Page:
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Old Dec 4, 06, 8:58 am   #11
 
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Timely thread from my point of view. Storms in the UK last night meant landing at LBA (Leeds) in a 737 with a crosswind gusting to 44 knots.

The pilot told us it was very near their limits and would be a bumpy approach, and he wasn't wrong! He even warned that a go-around was quite likely and described what would happen if we did that, which I thought was a good idea to prepare the passengers.

Good fun I thought, my girlfriend who hates flying at the best of times was less impressed!
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Old Dec 4, 06, 10:54 am   #12
 
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I flew GRR-ORD back in early-mid November when ORD had shut down with tornadoes in the area. They still had some pretty gusty winds when we finally made it to ORD and they must have been cross winds on our runway. We we almost flying sideways ("crabbing") during a lot of the approach and our right main gear touched down before the left. It was... interesting.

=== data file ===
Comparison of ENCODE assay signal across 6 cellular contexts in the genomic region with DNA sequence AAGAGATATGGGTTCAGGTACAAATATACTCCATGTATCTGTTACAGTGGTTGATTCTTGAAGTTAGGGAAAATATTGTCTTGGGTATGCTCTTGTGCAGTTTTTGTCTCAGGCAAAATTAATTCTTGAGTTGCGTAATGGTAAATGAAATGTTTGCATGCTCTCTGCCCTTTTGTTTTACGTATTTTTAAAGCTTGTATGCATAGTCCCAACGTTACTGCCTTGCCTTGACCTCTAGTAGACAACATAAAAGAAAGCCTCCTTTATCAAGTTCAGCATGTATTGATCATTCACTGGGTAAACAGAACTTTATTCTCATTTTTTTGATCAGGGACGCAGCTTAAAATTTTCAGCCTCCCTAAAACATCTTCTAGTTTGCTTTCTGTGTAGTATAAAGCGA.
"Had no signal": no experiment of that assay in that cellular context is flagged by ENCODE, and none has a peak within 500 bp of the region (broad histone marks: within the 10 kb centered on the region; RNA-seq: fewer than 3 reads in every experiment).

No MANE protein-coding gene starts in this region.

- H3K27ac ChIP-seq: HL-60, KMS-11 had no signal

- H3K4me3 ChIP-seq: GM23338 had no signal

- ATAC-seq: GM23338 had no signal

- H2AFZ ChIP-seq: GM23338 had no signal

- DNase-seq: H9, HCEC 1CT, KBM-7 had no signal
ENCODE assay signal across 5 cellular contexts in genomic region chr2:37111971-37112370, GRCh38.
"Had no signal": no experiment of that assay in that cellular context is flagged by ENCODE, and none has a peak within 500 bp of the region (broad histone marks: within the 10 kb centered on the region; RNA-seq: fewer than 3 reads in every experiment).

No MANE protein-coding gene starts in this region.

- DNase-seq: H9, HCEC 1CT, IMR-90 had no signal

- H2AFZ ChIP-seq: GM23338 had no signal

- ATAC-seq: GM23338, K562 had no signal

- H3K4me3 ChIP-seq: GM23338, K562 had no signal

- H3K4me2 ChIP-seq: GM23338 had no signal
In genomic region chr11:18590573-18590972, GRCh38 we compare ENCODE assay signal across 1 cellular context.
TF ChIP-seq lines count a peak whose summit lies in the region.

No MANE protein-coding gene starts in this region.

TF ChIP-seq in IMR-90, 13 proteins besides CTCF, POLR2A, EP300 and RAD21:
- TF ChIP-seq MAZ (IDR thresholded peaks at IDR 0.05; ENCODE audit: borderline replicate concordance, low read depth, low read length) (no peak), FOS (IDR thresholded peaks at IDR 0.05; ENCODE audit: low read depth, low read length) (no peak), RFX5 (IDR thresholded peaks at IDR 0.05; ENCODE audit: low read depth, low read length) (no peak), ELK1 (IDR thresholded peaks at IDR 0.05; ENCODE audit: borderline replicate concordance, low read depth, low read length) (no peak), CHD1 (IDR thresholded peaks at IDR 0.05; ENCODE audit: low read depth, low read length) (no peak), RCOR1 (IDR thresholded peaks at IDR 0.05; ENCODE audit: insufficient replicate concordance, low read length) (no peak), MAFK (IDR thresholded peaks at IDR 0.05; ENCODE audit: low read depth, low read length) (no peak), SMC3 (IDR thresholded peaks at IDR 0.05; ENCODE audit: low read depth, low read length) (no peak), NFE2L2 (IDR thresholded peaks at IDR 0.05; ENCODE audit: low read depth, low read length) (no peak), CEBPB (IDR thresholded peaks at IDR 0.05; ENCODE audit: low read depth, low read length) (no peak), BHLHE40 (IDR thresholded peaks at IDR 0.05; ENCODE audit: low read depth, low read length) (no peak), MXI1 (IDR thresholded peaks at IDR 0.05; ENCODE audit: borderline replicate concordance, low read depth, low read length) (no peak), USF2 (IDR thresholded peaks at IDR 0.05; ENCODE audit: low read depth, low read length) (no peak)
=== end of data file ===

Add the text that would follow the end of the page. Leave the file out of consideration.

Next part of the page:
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Old Dec 8, 06, 5:22 am   #13
 
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Smile

Cross-wind landings can be a real "trip"! But I'm sure all the AA pilots have plenty of training as well as experience doing this.